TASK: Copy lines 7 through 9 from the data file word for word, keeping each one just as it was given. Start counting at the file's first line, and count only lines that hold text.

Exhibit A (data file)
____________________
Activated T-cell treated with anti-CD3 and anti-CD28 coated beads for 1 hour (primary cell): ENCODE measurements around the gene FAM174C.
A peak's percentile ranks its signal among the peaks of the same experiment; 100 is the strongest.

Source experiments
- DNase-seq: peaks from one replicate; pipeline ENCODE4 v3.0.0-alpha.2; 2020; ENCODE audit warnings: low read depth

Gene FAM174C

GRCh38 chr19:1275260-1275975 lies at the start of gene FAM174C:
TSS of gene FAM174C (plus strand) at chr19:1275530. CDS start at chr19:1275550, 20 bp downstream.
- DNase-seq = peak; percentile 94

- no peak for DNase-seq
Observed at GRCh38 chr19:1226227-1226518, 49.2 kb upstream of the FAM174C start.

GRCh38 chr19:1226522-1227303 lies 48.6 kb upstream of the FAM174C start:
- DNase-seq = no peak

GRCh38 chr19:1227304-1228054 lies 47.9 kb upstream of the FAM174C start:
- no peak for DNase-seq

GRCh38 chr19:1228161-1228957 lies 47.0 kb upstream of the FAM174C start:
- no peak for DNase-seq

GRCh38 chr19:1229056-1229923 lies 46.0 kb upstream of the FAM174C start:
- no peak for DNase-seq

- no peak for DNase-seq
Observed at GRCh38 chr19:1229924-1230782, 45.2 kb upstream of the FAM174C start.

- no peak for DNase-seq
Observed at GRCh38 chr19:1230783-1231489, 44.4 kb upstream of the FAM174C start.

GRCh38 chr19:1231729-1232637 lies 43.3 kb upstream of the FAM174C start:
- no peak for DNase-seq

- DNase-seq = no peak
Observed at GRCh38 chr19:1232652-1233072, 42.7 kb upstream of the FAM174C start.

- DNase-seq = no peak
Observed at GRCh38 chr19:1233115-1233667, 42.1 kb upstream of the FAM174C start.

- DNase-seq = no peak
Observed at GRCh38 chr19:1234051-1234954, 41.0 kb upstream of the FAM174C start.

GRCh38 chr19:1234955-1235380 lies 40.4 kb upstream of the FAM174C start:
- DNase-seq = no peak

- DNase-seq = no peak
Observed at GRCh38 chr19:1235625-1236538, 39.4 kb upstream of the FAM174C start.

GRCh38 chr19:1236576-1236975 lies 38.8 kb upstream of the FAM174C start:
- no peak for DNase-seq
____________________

TSS of gene FAM174C (plus strand) at chr19:1275530. CDS start at chr19:1275550, 20 bp downstream.
- DNase-seq = peak; percentile 94

- no peak for DNase-seq